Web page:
But the particular point here is not really as easily made as Devin seems to think.  Devin, read the New Testament from the point of view of a Mormon or a Jehovah's Witness or a Unitarian.  Yes, there are a lot of indications that Jesus is divine, but they are indications merely.  "Son of God" does not mean "God", "Son of Man" even less so.  It is clear that Jesus is the Christ, but it is not fully clear that He is God - though the case is stronger in the Epistles than it is in the gospels themselves.  But even in the passages of Paul where Paul comes closest to affirming the divinity of Christ, the Father and the Christ are still separate - in a strange way that opens the door to almost every heresy of the first few centuries - all of which had to do with denying the divinity of Christ in one manner or another.  And see the modern heresies of Mormonism, Jehovah's Witness, Unitarianism, and I'm sorry to say, almost all liberal Protestant churches, which take a pretty glib attitude toward Jesus, because at bottom they think He's just a guy, and a "nice guy" at that.

If the case in Scripture alone were air tight, we would not have the myriad numbers of ancient and modern heresies that interpret Scripture otherwise regarding the divinity of Christ.

***

But let me finish by focusing on what Catholics actually believe.  

We believe that Christ gave the apostles His authority when speaking formally on matters of Faith and Morals; and that the apostles consecrated bishops as their successors, who share this authority.  We see them do so at the very beginning - see the passages in Acts I quote in the original post and in the follow up one here.  

Indeed, I sometimes wonder if readers like Devin, well-intentioned though they be, actually read the posts they comment on, for pretty much everything I've said here I touched on there - reiterating my points in the comboxes as well.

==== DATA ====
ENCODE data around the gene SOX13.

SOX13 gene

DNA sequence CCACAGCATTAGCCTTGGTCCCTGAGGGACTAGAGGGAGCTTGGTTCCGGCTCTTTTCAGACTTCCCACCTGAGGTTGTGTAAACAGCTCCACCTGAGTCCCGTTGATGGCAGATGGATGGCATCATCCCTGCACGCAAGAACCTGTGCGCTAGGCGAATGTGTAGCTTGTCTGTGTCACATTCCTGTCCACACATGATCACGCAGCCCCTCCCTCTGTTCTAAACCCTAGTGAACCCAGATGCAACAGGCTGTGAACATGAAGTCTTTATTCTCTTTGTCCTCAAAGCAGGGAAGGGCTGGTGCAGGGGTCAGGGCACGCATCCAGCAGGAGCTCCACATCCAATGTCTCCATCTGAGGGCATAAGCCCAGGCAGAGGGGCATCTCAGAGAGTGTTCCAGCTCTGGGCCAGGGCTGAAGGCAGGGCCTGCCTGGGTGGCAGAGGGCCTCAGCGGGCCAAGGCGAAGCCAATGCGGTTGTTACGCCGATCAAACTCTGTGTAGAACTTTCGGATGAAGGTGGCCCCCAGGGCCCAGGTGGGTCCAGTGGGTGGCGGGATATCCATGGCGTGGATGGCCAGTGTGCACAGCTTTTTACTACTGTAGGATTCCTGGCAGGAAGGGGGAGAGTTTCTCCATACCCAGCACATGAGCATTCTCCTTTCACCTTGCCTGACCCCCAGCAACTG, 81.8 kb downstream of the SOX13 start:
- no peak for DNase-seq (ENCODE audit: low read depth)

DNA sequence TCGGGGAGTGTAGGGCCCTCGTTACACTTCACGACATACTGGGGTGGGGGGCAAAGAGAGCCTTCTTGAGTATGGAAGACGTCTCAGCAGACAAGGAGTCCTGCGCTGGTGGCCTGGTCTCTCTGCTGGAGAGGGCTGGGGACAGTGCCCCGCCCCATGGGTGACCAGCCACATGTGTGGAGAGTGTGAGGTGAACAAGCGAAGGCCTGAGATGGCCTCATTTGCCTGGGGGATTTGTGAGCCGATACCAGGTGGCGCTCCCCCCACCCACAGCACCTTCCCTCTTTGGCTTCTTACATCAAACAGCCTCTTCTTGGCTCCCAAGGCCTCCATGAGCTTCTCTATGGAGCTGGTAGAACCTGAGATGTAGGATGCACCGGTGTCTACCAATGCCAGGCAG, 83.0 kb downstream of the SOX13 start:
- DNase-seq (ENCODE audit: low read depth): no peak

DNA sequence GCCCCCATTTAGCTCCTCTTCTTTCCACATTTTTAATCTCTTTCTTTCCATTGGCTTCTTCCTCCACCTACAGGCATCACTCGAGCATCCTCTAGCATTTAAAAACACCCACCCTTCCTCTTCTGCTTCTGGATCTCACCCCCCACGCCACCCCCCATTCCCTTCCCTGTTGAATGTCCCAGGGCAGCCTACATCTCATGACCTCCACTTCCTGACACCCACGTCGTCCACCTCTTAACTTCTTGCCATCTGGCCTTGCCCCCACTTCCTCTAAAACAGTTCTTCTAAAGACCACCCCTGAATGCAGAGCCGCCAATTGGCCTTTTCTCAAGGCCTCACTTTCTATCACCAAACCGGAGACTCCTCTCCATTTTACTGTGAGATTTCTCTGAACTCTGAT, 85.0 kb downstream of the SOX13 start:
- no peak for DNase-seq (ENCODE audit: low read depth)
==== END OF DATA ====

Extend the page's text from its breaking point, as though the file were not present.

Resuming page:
At any rate, these are my answers to Devin.  

And Devin, my friend and brother in Christ, if you choose to respond here, please address the Scriptural passages I quote or allude to above, such as 2 Thes., 1 Tim., and the passages in Acts where the apostles exercise their authority by saying "it has been decided by the Holy Spirit and us" (Acts 15:28 - about which, see Jimmy Akin here).   

The fact is that the living presence of Christ continues not merely in the Holy Spirit's working in us as individuals, but in the corporate Body of Christ that carries on His function on earth, interpreting the Deposit of Faith by means of the teaching authority of His apostles, and their successors, the bishops. This Body of Christ is the Catholic Church - not the "Roman" Catholic Church (RC as Devin calls it), but the universal (catholic) Church, established by Our Lord and Savior, Jesus Christ.

The issue, as Devin realizes, is not the issue of the Immaculate Conception of Mary alone, but the underlying issue of the authority of the Church Jesus Christ established.



32 comments:

Anonymous said...

Kevin,
You make a number of assertions in your article that are not proven.

Let's focus on the meaning of "full of grace-highly favored one" for Mary. Here is what the term means from a Greek NT lexicon:
"Full of grace
χαριτόω charitóō; contracted charitó̄, fut. charitó̄sō, from cháris (5485), grace. To grace, highly honor or greatly favor. In the NT spoken only of the divine favor, as to the virgin Mary in Luke 1:28, kecharitōménē, the perf. pass. part. sing. fem. The verb charitóō declares the virgin Mary to be highly favored, approved of God to conceive the Son of God through the Holy Spirit. The only other use of charitóō is in Eph. 1:6 where believers are said to be “accepted in the beloved,” i.e., objects of grace."